3. The Rejection of Boundlessness

From this discussion, it is easy to tell that I think the rejection of a human future containing expansion to other worlds is an essentially irrational one. Current science already supports the capability to colonize other worlds. Existing technology is up to the task of, at least, Lunar colonization; and technology already on the drawing boards to the colonization of the rest of the Inner System. Readily predictable technology is adequate to the colonization of the Middle and Outer Systems, and probably the stars beyond.

You will also note that the Mundane SF movement is actually friendly, however, to other forms of change. Superintelligent computers are allowed – as long as humans can’t be uploaded into them (because that would make space travel too easy). Posthuman intelligent life is allowed – as long as it can only live on the Earth (because if it could then interplanetary colonization would be too easy). Indeed, Ryman goes on about the “new wonders” he wants to substitute for the old – provided that they all remain firmly on Only One Earth.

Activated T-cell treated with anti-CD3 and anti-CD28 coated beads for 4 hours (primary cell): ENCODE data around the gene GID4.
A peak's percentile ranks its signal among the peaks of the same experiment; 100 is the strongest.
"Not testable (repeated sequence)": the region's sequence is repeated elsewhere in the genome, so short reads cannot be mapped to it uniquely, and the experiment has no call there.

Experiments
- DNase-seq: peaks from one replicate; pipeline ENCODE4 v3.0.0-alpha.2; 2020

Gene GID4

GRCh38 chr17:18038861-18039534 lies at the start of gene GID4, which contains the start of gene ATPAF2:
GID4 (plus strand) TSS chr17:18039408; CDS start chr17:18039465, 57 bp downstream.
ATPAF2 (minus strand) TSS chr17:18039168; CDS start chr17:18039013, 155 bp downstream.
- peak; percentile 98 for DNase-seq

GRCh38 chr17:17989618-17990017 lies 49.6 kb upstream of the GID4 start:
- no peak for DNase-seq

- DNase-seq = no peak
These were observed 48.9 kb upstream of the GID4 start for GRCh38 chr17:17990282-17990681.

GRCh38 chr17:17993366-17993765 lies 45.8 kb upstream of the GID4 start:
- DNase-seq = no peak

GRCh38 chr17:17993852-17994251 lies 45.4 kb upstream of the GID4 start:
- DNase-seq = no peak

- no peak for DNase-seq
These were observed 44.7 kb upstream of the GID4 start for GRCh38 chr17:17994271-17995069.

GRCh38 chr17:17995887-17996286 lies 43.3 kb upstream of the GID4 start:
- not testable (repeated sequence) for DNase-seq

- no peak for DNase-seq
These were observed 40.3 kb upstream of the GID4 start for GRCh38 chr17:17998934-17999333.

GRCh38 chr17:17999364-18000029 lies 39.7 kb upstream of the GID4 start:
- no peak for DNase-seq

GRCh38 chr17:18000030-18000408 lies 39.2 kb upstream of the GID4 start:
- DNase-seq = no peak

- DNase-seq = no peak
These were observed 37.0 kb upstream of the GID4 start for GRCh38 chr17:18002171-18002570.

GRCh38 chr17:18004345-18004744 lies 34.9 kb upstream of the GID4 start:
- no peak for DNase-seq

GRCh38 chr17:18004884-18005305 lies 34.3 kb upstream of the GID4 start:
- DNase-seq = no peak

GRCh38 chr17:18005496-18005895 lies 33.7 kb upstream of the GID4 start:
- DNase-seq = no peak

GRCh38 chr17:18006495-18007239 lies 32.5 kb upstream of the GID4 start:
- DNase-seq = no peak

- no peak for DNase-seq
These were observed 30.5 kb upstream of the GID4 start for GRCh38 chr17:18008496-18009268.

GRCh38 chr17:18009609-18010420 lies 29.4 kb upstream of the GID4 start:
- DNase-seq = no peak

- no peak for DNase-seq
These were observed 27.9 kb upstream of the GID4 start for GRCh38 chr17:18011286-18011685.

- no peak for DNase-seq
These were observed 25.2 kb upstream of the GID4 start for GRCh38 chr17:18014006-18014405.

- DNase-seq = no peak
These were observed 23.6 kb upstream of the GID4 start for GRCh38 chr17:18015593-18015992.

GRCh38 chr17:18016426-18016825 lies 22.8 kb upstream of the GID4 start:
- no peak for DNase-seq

Part of the clue lies in the way in which we have traditionally thought about “the Earth” as the realm of “mundanity” (naturalness worldliness, normality) as opposed to “the Heavens” as the realm of transcendence (supernaturalness, unworldliness, literal “unearthliness.”) Yes, the Scientific Revolution that changed our world view is four centuries old – but the essentially Mesopotamian concept of “the heavens” that preceded it is over forty centuries old, and it has not yet completely departed our way of thinking.

Notice how many scientists decry manned space exploration as a distraction from the “real work” of scientific study of other planets, and are positively horrified at the notion of commercial or military activities in space? Science is abstract and sacred, suitable for the “pure” spheres above the Mundane, spheres dominated by quintessence rather than the vulgar four elements known on Earth. Commercial and military endeavors are tainted by worldly ambitions. This is not their explicit argument, but it constantly peeks through the rationalizations.